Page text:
A slate gray light filtered through the drapes into the room. As my eyes opened, I smiled. Bright skies and oppressive heat would have some time off this morning. Evening thunderstorms lingered, leaving a soft drizzle and a low-lying fog as its morning remnants. This morning would be a good morning to fish.  

Inspired by recent podcasts and tips from friends, I decided to use terrestrials, specifically ant and beetle patterns on a familiar reach of a nearby stream. Navigating an eroding, washed out entrance, I parked in the gravel lot near the trailhead. The empty parking lot was my second angling bright spot of the day. I followed the light rain as I drove and as I rigged my rod, the precipitation faded. 

I walked down the road from the lot toward the bridge with the intention to work my way upstream toward the trail. A great blue heron greeted me as I stepped through the rhododendron into the river. It did not seem happy to see me. The majestic hunter bowed its head and took a drink from the water. One last drink, then like an angry angler who had just been high holed, it huffed and took flight downstream. Making friends already, I felt guilty for forcing the heron from its hunting grounds.  

Checking my pockets, I realized I left my cell phone in my truck. Typically, I use the camera of my phone to track fish caught, and to document water conditions and inspiring settings. After a brief internal debate, I decided to not retrieve the phone, with the hope that fate would grant me the blessing of catching a personal best trout since I lacked the ability to document the catch. Laziness also factored into the decision, as another fifteen minutes of walking would take time from being on the river. I also committed to be more observant and mindful than normal, without the crutch of a camera or clock. 

I moved upstream from the heron’s perch and began to prospect in riffles and shallow runs. I took it as a promising sign that my fourth cast fell nicely in a seam adjacent to several submerged boulders. The drift was true and induced a strike from a beautiful brown trout. With either a late refusal or an early hook set, the connection was not made. I missed the fish, but gained helpful information on feeding lies of active fish. 

With some trepidation, I moved slowly upstream through the hazy fog. In the early morning with clouded skies, the river scene felt dreamlike, with the sensation that an unknown creature, real or fantastical, may suddenly emerge to change my state from dream to nightmare. I managed to stir several trout from their cover while keeping my imagination in check. Whether it was a wandering mind or not quite awake hand eye coordination, I was flubbing my chances.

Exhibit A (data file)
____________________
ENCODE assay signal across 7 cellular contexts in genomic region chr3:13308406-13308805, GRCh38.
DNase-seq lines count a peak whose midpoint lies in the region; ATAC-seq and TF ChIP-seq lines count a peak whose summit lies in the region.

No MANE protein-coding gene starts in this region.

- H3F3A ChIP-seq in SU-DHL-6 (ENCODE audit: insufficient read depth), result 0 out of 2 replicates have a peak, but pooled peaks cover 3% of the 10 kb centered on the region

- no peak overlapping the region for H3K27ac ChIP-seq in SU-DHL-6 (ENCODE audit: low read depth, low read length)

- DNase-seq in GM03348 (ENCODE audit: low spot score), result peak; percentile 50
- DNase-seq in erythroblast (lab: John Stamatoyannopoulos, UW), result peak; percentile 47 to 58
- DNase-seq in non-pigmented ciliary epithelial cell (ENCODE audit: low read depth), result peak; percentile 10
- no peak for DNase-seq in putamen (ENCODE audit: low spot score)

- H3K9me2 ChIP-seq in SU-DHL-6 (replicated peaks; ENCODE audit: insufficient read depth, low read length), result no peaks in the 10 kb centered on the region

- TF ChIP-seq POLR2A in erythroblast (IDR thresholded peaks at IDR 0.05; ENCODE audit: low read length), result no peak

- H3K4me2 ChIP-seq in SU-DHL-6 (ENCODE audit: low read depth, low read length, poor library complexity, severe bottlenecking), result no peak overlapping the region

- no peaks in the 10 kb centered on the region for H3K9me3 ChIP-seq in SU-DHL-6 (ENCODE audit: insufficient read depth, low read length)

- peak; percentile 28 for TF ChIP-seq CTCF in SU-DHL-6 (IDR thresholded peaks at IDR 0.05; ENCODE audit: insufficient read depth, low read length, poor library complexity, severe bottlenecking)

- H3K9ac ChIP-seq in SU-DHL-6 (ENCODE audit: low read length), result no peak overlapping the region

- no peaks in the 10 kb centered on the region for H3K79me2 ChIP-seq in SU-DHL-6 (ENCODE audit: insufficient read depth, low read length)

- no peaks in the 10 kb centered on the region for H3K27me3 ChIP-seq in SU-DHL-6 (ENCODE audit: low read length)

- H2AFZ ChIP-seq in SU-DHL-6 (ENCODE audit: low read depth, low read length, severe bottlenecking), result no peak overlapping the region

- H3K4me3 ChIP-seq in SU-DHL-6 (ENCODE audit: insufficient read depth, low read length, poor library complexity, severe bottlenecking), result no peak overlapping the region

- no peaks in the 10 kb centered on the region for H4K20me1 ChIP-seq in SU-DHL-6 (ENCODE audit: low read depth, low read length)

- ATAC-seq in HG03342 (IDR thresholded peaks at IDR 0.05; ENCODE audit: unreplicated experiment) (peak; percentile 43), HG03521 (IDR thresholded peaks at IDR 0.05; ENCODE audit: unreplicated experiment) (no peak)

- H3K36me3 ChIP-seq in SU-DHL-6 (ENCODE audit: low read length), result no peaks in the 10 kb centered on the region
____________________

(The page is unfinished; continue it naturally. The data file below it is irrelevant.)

Around the first bend, I reached a steep, boulder cascade riffle that pushed flow into a deeper, “trout” green run. My second cast found the main seam of flow from between two protruding boulders. As the fly passed the boulder chute and entered the deeper, darker water, a gold-bodied trout rose and with a fearless commitment, it engulfed the fly and turned to find its hiding place. I lifted the rod and set the hook. With a strong tug and several jumps, the fish did its best to continue its ferocity until it reached the net.

Three casts later, I hooked and landed an equally beautiful 8-inch brown trout from similar water. Moments later, just upstream from the cascade, I cast along a fallen, submerged log. Within an inch of crossing over the log, a small rainbow trout surprised me with an aggressive take of the fly. 

My success led to a short period of hubris where I was forcing longer casts and producing poor drifts, tangled lines, and lost flies. After struggling and losing my favorite parachute ant fly, I knew I had to settle down. A few deep breaths and some reflective time observing the beautiful rhododendrons, hemlocks, red oaks, and tulip poplars helped me to regain my focus. 

Voices on the trail above me interrupted my solitude and I guessed it was late morning, when hikers or tubers would be joining me on the river. With a promising run ahead of me, I decided a few more casts wouldn’t hurt. Another willing rainbow trout was fooled by the ant. I thought back to my interruption of the blue heron and realized now maybe it was my time to give way to others and fly off. Without catching the largest fish of my life, I left after catching the rainbow. Leaving on a catch, like a walk-off home run, helps me to carry the success and lessons learned from my time on the water.

Keep Mending… 

3 Replies to “Ending on a Caught Fish”

  1. The blue heron always seems beautiful and majestic. “ Around the first bend, I reached a steep, boulder cascade riffle that pushed flow into a deeper, “trout” green run.”
    ….what a lovely word picture!

  2. Great blog Scott – your writing really makes one feel like you are there – always enjoy reading these as I start the week!

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